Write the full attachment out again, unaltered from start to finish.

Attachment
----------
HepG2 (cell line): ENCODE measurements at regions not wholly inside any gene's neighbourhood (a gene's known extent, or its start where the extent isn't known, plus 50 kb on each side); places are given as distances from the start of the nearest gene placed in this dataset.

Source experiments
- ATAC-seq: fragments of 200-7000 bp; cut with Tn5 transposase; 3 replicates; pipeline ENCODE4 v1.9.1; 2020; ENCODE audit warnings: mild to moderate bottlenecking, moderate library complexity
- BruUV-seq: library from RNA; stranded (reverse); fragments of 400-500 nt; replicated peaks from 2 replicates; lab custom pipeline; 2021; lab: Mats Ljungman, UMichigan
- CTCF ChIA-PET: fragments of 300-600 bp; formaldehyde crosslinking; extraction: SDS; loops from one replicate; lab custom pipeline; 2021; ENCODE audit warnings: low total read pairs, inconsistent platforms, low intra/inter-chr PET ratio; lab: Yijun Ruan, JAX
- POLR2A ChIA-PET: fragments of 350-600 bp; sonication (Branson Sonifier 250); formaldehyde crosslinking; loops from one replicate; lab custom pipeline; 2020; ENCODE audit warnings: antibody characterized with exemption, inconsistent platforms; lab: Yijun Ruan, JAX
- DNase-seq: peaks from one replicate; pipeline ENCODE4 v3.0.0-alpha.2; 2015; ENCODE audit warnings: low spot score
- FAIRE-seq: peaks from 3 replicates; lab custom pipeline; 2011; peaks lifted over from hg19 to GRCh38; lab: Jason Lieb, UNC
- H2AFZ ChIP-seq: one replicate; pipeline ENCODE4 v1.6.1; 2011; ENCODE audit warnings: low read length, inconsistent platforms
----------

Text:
HepG2 (cell line): ENCODE measurements at regions not wholly inside any gene's neighbourhood (a gene's known extent, or its start where the extent isn't known, plus 50 kb on each side); places are given as distances from the start of the nearest gene placed in this dataset.

Source experiments
- ATAC-seq: fragments of 200-7000 bp; cut with Tn5 transposase; 3 replicates; pipeline ENCODE4 v1.9.1; 2020; ENCODE audit warnings: mild to moderate bottlenecking, moderate library complexity
- BruUV-seq: library from RNA; stranded (reverse); fragments of 400-500 nt; replicated peaks from 2 replicates; lab custom pipeline; 2021; lab: Mats Ljungman, UMichigan
- CTCF ChIA-PET: fragments of 300-600 bp; formaldehyde crosslinking; extraction: SDS; loops from one replicate; lab custom pipeline; 2021; ENCODE audit warnings: low total read pairs, inconsistent platforms, low intra/inter-chr PET ratio; lab: Yijun Ruan, JAX
- POLR2A ChIA-PET: fragments of 350-600 bp; sonication (Branson Sonifier 250); formaldehyde crosslinking; loops from one replicate; lab custom pipeline; 2020; ENCODE audit warnings: antibody characterized with exemption, inconsistent platforms; lab: Yijun Ruan, JAX
- DNase-seq: peaks from one replicate; pipeline ENCODE4 v3.0.0-alpha.2; 2015; ENCODE audit warnings: low spot score
- FAIRE-seq: peaks from 3 replicates; lab custom pipeline; 2011; peaks lifted over from hg19 to GRCh38; lab: Jason Lieb, UNC
- H2AFZ ChIP-seq: one replicate; pipeline ENCODE4 v1.6.1; 2011; ENCODE audit warnings: low read length, inconsistent platforms